Multiflora Rose, An Invasive But Nutritious Wild Edible


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Rosa multiflora

Multiflora Rose, typical growth habit with flowers
(Photo By: Quert1234 / Wikimedia Commons)

Roses are one of the most popular plants known to mankind.  Their history as a cultivated plant goes back at least 5000 years.  The Multiflora Rose (Rosa multiflora), also known as Japanese Rose is a native Asian rose that has become invasive in many parts of the United States and Canada.  The edibility and medicinal uses of other species of roses is similar and some are even superior to Multiflora Rose, but Multiflora Rose is the most prolific in North America due to  its invasive tendencies.

Edibility and Culinary Use

Roses have edible berries called rose hips. Multiflora Rose hips are small but plentiful. I commonly eat them raw but making a hot or cold tea out of rose hips is a popular way to enjoy their unique flavor. To make the tea, mash the rose hips and steep them in hot water.

Rosa multiflora

Multiflora Rose berries, also known as rose hips.

The best time to harvest Rose hips is after the first frost because they become soft and sweet. If they are not soft and sweet at that point it is recommended to keep them on the plant until they are.  Depending on the weather, Multifora Rose hips may last until late winter before they begin to get rotten( colder weather seems to preserve them longer).  The seeds are edible and perfectly fine to steep in tea, but some people also grind them up and add them to foods for their nutritional content.  Rose leaves and flower petals are also edible. They can both be eaten raw, the leaves should be harvested when young, before they develop thorns on the underside.  I eat a lot of Multiflora Rose leaves throughout the year, even into winter, I have noticed that I can find young thorn-less leaves all year except for late winter.

Health Benefits

Rosa multiflora

Multiflora Rose, young edible leaves (Photo By: AnRo0002 / Wikimedia Commons)

Roses have nutritional benefits that most people are not aware of. Rose hips and leaves are very rich in vitamin C, and the hips are also rich in carotene and a good source of essential fatty acids.  The seeds are a good source of vitamin E and are often ground up and added to foods as a nutritional supplement.  Roses are being studied as a food that may reduce instances of cancer, and possibly assist in improving cases of cancer.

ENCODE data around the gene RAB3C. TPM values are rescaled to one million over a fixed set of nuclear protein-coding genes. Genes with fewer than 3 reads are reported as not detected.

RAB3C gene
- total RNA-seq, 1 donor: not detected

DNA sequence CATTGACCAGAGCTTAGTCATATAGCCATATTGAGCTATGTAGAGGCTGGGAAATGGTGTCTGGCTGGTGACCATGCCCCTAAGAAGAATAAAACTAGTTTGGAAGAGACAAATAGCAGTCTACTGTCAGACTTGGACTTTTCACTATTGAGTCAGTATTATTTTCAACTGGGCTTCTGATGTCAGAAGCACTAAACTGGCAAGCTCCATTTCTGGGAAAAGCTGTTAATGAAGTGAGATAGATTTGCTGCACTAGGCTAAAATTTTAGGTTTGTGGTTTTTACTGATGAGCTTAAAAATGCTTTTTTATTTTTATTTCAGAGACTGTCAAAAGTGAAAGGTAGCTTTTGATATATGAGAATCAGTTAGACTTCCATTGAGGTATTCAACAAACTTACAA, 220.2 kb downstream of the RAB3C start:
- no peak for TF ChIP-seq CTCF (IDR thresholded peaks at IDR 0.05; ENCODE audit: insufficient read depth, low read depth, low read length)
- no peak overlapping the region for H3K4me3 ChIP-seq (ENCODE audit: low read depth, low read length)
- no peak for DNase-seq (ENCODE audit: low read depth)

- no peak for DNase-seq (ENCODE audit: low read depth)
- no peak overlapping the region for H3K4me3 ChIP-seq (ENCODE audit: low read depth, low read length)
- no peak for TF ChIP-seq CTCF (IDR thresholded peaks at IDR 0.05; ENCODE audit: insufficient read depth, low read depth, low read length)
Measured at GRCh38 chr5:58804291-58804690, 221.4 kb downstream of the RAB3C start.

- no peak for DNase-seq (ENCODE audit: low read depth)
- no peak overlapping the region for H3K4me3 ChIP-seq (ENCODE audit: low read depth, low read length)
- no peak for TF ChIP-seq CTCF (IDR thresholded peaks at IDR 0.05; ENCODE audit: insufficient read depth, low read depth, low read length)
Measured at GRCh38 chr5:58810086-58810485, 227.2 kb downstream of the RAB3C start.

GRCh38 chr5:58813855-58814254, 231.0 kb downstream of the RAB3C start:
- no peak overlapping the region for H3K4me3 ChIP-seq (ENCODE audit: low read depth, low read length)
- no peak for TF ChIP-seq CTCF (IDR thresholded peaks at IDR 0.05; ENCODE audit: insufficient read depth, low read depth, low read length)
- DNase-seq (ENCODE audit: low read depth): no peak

Key ID Features

Multiflora Rose often grows in a mass of thorny viney stalks. It is commonly seen growing adjacent to other prickery vines and shrubs such as Greenbrier, Raspberry, and Japanese Barberry so knowing that Roses have thorns will not always help you to identify them.  On the other hand the shape of the thorns will help you to properly identify Multiflora Rose. The thorns are relatively large and curved, the base of the thorn is a perfect elongated oval.  You can break off a thorn and see the perfect oval scar left on the stem. The thorns grow directly on the stems and are located 2″-5″ apart growing on any side of the stem.  The easier way to identify Multiflora Rose is by its multitude of small white roses, but they are only present during the summer.

Cautions

Rosa multiflora

Multiflora Rose, notice the curved thorns,elongated oval thorn base, and spacing of thorns.

THORNS! They are sharp! The other thing to watch out for is that there are stiff irritating hairs inside the fruit protecting the seeds. They are usually not a problem in tea, but if you eat the rose hips raw you might experience some irritation.

Conclusion

If we have to deal with Multiflora Rose as a problematic invasive species, then the least we can do is get something out of it.  Like many other invasive species such as Japanese Knotweed and Autumn Olive, this plant also offers us some nutrition and variety to our diets.  The vitamin C content alone is enough to persuade us to add Multiflora Rose to our diet.  The unique flavor of rose hip tea is a conversation starter and may help more people to learn to appreciate nature and its extreme diversity of wild edibles.

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